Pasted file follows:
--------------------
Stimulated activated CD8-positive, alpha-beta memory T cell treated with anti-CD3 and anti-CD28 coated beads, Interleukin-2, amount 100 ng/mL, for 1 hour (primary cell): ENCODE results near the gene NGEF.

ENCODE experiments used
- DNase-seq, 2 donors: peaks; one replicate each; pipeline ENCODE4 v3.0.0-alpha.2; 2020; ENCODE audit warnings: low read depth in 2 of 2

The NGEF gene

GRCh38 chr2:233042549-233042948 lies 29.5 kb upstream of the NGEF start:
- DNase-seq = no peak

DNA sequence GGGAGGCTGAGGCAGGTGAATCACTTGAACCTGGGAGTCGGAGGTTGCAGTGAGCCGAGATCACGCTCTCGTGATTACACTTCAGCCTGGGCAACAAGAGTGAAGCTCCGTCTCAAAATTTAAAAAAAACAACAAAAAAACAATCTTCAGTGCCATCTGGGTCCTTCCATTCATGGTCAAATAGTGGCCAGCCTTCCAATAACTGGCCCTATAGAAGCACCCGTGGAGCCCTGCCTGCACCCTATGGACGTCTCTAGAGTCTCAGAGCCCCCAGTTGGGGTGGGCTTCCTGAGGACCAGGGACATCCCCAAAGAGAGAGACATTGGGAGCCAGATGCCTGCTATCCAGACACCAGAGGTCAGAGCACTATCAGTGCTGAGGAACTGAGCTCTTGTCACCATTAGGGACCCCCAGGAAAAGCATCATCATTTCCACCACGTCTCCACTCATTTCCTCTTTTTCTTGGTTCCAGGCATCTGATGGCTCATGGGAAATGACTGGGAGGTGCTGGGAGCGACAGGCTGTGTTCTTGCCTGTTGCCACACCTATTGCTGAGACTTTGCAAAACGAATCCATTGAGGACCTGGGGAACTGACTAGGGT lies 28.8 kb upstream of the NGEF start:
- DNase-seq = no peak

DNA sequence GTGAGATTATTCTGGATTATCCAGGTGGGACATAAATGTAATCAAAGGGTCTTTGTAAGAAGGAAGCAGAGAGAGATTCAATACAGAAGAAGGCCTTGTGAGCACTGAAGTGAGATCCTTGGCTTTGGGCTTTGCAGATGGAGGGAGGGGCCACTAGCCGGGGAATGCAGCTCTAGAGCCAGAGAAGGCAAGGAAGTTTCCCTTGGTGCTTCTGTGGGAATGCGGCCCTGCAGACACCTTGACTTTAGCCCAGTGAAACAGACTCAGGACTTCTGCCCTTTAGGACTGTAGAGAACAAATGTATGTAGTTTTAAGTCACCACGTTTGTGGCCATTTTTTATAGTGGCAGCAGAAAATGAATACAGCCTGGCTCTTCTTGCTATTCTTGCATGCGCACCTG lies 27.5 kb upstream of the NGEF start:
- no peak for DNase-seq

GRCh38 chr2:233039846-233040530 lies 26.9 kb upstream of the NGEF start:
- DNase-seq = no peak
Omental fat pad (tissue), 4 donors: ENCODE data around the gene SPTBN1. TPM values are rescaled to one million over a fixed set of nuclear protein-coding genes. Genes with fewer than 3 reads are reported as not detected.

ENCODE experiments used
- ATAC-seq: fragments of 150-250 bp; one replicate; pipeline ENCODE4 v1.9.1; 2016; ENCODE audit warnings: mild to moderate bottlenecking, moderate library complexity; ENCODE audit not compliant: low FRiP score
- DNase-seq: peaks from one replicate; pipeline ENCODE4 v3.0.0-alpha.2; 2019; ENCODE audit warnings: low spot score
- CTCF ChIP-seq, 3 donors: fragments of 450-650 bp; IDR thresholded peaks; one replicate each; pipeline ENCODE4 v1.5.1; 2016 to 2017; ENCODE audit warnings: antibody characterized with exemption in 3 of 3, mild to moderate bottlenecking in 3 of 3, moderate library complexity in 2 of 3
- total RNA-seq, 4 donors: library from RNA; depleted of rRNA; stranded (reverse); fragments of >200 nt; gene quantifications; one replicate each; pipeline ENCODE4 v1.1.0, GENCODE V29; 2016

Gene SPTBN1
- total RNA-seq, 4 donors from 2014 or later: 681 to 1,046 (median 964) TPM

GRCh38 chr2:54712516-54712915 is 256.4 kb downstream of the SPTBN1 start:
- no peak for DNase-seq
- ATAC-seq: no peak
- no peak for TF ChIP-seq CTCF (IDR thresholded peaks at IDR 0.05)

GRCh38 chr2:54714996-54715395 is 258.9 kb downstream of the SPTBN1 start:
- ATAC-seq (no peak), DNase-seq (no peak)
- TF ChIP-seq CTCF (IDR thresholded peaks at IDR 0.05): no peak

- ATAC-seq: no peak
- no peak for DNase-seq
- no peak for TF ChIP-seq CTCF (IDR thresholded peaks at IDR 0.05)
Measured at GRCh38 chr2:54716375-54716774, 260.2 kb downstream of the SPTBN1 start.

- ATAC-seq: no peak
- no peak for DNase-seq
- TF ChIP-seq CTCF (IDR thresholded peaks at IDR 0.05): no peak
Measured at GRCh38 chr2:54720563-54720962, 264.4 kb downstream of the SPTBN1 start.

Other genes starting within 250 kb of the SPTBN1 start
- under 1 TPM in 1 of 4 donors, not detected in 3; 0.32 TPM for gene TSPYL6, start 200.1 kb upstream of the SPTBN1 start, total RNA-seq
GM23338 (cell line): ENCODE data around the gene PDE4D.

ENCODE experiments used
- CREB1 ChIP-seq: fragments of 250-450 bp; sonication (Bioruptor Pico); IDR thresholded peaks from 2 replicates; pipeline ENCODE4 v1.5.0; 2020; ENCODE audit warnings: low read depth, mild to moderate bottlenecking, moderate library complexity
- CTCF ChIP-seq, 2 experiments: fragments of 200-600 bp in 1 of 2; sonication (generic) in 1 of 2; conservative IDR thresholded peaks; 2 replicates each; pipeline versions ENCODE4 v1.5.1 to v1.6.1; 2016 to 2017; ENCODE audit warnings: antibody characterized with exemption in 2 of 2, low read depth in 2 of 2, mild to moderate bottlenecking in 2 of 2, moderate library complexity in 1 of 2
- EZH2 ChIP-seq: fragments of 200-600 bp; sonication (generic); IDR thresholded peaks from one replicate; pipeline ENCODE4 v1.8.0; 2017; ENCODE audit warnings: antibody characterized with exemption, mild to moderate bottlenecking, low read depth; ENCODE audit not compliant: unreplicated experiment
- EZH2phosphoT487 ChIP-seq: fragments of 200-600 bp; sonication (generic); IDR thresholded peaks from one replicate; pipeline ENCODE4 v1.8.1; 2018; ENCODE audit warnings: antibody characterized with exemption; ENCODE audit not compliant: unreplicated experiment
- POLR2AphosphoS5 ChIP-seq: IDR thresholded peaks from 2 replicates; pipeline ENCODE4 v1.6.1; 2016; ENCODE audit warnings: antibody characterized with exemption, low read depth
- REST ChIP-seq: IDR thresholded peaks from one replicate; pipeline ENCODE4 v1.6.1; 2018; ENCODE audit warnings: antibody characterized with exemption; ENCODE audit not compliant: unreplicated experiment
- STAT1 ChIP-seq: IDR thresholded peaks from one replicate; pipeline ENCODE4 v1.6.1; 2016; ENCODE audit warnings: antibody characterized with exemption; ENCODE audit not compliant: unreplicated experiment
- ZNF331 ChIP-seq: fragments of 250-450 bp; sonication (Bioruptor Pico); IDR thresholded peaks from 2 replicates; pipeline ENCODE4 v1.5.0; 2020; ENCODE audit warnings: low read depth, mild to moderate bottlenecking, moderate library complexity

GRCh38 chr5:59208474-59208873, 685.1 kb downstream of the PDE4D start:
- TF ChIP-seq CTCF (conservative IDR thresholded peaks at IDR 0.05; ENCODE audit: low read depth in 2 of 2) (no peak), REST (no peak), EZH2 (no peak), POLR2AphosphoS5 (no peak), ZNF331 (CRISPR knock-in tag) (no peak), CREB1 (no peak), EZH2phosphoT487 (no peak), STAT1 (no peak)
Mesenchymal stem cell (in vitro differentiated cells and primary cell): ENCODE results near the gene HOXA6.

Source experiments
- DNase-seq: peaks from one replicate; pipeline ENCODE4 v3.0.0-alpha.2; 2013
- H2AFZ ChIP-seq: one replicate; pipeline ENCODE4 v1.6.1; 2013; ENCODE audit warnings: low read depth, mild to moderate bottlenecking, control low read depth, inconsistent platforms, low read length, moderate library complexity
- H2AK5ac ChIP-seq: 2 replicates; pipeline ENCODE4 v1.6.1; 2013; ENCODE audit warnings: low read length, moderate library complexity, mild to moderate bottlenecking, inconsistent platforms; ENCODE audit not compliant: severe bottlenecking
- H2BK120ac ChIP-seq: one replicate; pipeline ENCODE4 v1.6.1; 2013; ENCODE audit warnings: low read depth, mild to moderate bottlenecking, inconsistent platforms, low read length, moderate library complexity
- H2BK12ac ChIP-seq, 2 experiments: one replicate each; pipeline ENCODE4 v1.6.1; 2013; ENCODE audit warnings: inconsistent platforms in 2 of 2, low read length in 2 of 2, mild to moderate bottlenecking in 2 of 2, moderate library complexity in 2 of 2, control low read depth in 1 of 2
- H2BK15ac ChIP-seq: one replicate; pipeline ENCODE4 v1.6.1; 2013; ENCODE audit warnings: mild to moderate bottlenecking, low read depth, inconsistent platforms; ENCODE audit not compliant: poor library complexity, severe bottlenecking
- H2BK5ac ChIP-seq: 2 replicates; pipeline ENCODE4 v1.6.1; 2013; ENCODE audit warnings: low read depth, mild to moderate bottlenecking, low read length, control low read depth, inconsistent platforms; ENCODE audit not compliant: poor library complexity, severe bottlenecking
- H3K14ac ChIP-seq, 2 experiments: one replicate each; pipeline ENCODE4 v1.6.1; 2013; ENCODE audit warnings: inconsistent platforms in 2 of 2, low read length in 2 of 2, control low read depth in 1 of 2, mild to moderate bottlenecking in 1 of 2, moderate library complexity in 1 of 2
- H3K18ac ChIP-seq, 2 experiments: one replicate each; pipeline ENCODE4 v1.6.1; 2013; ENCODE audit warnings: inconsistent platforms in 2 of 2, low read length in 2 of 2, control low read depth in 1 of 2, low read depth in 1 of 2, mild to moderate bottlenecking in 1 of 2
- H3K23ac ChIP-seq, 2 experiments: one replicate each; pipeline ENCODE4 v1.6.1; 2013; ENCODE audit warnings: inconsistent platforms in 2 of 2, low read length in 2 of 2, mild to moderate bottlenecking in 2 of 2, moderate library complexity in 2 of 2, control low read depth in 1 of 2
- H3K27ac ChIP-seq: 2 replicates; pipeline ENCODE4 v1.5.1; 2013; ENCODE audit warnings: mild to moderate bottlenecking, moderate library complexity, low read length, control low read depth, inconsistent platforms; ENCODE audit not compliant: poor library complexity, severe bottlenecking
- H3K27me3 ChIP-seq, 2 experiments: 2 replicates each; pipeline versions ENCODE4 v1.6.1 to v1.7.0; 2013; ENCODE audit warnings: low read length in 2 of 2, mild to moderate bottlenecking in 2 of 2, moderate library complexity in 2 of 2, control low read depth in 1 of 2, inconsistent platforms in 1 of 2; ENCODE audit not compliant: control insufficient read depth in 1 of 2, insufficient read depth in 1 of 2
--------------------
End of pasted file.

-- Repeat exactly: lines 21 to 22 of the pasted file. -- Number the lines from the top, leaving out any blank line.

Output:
GRCh38 chr2:54712516-54712915 is 256.4 kb downstream of the SPTBN1 start:
- no peak for DNase-seq